The ventilation feedback controller 11 c calculates the operation command on the basis of the worst visibility index value and outputs the operation command to the ventilator 3 and the effecting time setter 22.

It is known that it takes several minutes or tens of minutes to have a satisfactory result of visibility after operating the ventilator. Therefore, the effecting time setter 22 sets the effecting time in order to continuously operate the ventilator 3 for a fixed time.

Since the effecting time is a fixed value, the ventilator 3 may be operated more than is necessary.

Accordingly, the effecting time setter 22 watches the change of the worst visibility index value and outputs a cancellation command for canceling the effecting time to the ventilation feedback controller 11 c when a satisfactory result of visibility is 1 the basis of the worst visibility index value.

The ventilation feedback controller 11 c keeps outputting the operation command for the effecting time, but cancels the operation command when the cancellation command is outputted from the effecting time setter 22.

According to the fourth embodiment, in addition to the effects obtained by the second embodiment, the control apparatus may set the effecting time for the ventilator appropriately and may operate the ventilator effectively until a satisfactory result of visibility is obtained, thereby improving visibility adequately and saving in electricity for the ventilator.

(Fifth Embodiment)

FIG. 7 shows a control apparatus for a ventilator of a fifth embodiment of the present invention. FIG. 7(a) is a schematic view showing ventilation equipment of the fifth embodiment. FIG. 7(b) is a block diagram of a control apparatus of the fifth embodiment of the present invention. In FIG. 7, the detail description of the same components as FIGS. 3 and 4 is omitted and the same numerals are given to the components.

In this embodiment, the control apparatus changes a ventilation direction of the ventilator on the basis of the visibility index value.

The control system of the fifth embodiment includes a ventilation direction setter 23 in addition to the control system of the second embodiment shown in FIG. 4.

The ventilation direction setter 23 determines which direction the ventilator should blow the air on the basis of the visibility index value from the visibility index determination device 10 a, and functions to output a ventilation direction command to a ventilation feedback controller 11 d on the basis of the determination.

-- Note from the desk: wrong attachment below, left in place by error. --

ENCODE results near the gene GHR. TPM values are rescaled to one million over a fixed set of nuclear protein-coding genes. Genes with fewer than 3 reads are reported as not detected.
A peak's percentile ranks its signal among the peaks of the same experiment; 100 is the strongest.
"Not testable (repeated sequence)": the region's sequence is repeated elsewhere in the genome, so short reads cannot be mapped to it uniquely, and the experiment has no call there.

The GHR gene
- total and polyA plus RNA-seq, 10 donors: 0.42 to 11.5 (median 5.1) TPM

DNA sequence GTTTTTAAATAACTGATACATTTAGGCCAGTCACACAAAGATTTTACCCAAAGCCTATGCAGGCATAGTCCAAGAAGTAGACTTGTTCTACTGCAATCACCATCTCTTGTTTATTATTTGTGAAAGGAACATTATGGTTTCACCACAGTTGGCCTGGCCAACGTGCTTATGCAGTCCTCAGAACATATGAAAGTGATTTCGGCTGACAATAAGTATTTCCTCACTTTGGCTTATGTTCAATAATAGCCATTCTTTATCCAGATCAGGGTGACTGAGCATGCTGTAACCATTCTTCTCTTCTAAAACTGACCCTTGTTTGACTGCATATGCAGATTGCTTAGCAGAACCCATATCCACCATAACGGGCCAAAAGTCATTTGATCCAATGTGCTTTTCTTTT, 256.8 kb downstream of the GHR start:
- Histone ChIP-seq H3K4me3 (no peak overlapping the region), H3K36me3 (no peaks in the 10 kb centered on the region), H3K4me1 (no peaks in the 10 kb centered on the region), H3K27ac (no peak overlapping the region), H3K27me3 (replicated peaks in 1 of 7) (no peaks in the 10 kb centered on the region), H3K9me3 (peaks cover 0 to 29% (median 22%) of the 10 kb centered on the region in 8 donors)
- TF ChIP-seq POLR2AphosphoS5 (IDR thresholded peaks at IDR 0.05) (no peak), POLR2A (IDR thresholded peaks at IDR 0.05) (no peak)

An operation of the above-mentioned control apparatus is hereinafter described.

The visibility index determination device 10 a stores the respective picture image data taken by the ITVs 4-1n into a picture memory in prescribed order, and determines the respective visibility index values on the basis of the picture image data of the pictures taken by the ITVs 4-1n in light of a table representing a relationship between the picture image data and a visibility index value corresponding to a driver's actual feeling of visibility. The visibility index determination device 10 a outputs the worst visibility index value in the visibility index values to both a ventilation feedback controller 11 d and the ventilation direction setter 23.

The ventilation direction setter 23 watches a distribution of the visibility index values corresponding to the respective ITVs 4-1n, and determines which direction the ventilator 3 should blow the air. Further, the ventilation direction setter 23 outputs the ventilation direction command to the ventilation feedback controller 11 d. For example, the control apparatus operates the ventilator 3 so as to blow the air toward the opening nearer to the area corresponding to the worst visibility index value, if the ventilator stays a stoppage state.

The ventilation feedback controller 11 d determines the operation command for operating the ventilator 3 so as to blow the air in the direction determined by the ventilation direction setter 23.

According to the fifth embodiment, in addition to the effects obtained by the second embodiment, the control apparatus changes a ventilation direction of the ventilator so as to improve visibility quicker on the basis of a distribution of the visibility index values, thereby shortening a time to improve visibility and saving in electricity for the ventilator.

(Sixth Embodiment)

FIG. 8 shows a control apparatus for a ventilator of a sixth embodiment of the present invention. FIG. 8(a) is a schematic view showing ventilation equipment of the sixth embodiment. FIG. 8(b) is a block diagram of a control apparatus of the sixth embodiment of the present invention. In FIG. 8, the detail description of the same components as FIGS. 3 and 4 is omitted and the same numerals are given to the components.

In this embodiment, the control apparatus operates the ventilator so as to increase the ability to ventilate the tunnel quickly when a visibility of the tunnel extraordinarily deteriorates.